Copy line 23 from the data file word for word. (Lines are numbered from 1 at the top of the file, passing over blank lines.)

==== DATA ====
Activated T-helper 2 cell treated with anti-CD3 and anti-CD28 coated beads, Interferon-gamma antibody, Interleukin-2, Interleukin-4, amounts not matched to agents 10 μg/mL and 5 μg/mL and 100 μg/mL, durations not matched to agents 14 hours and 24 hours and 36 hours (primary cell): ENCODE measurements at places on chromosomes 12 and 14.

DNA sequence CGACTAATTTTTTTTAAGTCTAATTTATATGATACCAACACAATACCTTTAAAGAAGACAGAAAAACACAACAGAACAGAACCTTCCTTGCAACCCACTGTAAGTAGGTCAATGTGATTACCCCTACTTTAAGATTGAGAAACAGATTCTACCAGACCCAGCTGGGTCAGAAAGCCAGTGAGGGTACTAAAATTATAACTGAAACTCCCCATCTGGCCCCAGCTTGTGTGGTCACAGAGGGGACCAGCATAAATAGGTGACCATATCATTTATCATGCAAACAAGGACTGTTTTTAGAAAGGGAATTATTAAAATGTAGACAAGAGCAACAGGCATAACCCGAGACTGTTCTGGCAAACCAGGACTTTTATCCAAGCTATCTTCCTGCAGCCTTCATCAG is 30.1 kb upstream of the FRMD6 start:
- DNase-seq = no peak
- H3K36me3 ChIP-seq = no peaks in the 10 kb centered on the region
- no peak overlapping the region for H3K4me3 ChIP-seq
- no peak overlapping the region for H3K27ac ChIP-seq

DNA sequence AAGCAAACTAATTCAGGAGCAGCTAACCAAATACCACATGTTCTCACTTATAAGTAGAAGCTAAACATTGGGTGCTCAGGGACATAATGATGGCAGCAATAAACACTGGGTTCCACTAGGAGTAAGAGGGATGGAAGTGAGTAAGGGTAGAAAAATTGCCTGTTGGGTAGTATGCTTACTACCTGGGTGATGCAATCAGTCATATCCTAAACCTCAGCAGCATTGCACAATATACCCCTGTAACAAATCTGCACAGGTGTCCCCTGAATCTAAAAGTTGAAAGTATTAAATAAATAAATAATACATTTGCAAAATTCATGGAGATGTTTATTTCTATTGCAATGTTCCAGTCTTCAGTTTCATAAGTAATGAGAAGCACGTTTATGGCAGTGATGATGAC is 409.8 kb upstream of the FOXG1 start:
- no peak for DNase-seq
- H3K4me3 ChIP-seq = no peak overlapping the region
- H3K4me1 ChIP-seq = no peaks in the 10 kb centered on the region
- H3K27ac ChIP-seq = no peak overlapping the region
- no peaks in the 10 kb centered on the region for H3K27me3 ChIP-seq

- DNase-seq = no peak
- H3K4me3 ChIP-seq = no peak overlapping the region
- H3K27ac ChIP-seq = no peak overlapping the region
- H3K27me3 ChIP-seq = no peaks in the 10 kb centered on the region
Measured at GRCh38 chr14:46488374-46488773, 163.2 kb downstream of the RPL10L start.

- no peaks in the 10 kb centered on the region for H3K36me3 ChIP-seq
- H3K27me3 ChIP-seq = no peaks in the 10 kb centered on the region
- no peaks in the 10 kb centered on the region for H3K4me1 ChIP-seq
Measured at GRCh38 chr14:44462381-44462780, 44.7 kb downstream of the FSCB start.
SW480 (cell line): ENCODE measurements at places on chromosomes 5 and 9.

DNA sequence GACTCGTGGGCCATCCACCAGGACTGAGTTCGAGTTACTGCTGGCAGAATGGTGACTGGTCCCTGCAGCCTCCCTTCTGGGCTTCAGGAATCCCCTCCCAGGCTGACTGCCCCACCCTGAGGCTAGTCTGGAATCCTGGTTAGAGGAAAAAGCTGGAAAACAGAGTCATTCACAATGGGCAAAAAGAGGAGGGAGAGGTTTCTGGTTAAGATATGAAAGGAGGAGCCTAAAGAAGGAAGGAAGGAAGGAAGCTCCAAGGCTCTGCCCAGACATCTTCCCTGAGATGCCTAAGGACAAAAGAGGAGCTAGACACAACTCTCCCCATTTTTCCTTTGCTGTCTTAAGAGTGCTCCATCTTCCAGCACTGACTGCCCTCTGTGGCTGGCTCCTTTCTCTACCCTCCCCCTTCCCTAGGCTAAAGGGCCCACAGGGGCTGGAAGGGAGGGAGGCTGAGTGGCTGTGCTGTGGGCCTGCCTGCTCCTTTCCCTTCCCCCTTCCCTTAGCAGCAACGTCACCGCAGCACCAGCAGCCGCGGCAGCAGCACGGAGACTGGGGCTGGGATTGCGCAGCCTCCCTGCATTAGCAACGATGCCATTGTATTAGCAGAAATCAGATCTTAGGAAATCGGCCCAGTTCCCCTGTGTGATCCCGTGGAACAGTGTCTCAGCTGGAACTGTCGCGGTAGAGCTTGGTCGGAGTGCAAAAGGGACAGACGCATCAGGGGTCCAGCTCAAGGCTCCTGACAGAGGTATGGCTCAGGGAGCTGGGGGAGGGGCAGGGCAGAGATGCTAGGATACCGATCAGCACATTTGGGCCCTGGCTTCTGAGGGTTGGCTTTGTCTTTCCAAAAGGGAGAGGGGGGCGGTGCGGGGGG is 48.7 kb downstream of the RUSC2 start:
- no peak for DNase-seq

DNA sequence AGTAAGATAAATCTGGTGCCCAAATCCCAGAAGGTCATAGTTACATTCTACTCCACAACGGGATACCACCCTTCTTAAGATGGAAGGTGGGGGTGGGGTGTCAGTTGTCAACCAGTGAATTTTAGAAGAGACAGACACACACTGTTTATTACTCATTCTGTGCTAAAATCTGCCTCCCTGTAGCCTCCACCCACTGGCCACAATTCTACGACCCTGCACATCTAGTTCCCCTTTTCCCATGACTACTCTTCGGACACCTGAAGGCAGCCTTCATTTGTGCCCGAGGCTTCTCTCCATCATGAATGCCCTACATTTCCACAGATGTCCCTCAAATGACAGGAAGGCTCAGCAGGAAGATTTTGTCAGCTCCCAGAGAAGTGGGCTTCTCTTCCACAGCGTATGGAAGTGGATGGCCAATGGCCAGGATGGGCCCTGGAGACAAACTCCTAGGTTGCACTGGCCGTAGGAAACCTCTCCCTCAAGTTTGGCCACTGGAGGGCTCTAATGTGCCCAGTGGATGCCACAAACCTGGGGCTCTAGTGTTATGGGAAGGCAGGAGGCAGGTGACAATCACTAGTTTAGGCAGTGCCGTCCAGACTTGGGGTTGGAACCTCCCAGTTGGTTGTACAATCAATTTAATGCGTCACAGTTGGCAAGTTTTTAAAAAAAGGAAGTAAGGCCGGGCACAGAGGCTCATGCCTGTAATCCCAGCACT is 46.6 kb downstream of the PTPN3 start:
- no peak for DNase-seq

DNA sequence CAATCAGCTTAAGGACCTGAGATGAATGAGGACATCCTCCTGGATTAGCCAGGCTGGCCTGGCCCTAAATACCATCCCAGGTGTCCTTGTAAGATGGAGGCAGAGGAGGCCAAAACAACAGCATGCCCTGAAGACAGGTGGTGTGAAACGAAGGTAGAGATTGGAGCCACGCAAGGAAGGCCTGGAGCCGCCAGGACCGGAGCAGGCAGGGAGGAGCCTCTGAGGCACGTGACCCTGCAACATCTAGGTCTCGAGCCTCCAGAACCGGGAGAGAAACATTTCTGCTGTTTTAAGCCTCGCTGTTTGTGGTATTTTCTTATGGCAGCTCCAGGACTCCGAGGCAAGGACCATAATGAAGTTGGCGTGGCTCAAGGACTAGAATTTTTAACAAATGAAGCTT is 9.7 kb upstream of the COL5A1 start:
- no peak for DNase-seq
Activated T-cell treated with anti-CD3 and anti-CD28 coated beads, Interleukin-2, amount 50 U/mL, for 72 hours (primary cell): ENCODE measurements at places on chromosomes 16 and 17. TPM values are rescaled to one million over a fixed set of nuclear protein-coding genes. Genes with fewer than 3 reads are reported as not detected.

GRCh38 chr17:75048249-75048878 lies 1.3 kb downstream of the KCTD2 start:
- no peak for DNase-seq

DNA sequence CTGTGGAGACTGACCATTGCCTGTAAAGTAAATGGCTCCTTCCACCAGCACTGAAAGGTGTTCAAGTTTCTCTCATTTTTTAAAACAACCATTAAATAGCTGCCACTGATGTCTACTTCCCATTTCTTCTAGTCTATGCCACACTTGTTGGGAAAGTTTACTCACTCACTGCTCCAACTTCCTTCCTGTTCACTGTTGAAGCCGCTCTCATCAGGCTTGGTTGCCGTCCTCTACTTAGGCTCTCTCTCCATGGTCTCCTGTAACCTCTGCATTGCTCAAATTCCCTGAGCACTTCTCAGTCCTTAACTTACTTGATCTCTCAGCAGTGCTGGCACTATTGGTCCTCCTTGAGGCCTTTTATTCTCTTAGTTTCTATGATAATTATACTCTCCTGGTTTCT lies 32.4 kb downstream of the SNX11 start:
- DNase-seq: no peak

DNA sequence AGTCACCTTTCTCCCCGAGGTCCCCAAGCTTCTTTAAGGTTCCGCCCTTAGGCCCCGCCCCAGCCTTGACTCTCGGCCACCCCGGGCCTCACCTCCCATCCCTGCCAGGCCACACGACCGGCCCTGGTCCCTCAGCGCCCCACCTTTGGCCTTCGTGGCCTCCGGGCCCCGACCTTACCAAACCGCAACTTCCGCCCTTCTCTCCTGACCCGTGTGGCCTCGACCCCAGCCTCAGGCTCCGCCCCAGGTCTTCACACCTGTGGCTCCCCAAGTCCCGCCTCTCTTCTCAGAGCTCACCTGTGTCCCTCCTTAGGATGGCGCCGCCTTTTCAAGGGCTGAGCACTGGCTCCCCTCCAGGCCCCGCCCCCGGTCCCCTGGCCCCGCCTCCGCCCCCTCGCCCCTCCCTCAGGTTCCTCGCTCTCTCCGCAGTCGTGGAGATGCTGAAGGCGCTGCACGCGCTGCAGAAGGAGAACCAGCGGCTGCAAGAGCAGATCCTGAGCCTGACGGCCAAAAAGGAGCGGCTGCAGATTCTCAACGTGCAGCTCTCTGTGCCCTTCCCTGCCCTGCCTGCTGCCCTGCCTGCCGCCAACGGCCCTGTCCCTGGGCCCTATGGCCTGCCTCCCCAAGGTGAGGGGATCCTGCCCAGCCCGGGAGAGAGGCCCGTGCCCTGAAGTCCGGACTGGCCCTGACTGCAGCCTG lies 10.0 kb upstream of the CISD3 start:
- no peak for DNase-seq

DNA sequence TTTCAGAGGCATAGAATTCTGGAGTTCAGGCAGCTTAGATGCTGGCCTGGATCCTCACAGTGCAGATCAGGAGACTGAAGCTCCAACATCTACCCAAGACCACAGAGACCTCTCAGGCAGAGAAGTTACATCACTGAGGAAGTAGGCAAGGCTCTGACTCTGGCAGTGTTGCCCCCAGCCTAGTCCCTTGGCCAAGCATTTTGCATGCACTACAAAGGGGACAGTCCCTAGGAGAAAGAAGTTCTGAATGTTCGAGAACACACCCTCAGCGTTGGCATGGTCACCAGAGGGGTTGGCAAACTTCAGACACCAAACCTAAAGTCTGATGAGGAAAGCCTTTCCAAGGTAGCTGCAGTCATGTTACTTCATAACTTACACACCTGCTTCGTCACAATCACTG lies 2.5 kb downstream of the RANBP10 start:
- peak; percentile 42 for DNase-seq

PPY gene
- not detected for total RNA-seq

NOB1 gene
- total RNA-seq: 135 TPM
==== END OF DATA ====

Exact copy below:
DNA sequence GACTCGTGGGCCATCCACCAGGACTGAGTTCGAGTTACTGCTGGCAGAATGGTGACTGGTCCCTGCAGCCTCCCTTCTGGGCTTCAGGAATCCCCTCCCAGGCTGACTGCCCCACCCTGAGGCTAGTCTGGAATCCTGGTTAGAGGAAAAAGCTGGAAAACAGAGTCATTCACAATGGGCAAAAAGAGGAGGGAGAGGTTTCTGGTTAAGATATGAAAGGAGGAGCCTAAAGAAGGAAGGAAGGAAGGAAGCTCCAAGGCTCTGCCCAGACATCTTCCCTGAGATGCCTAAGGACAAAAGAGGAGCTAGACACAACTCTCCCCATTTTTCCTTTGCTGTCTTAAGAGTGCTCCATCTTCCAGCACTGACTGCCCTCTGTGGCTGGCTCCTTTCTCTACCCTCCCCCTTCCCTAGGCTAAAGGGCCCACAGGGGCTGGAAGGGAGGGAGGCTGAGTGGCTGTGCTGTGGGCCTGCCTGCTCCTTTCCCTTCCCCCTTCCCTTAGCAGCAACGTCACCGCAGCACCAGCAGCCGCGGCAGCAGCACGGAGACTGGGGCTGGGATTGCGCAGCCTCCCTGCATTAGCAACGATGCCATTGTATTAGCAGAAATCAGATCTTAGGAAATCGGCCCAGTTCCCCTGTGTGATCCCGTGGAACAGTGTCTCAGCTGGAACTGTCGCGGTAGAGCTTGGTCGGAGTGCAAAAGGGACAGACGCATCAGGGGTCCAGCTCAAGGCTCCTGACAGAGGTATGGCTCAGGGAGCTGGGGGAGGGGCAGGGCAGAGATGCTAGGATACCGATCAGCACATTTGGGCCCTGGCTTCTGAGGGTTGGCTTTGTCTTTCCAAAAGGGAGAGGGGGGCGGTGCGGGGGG is 48.7 kb downstream of the RUSC2 start: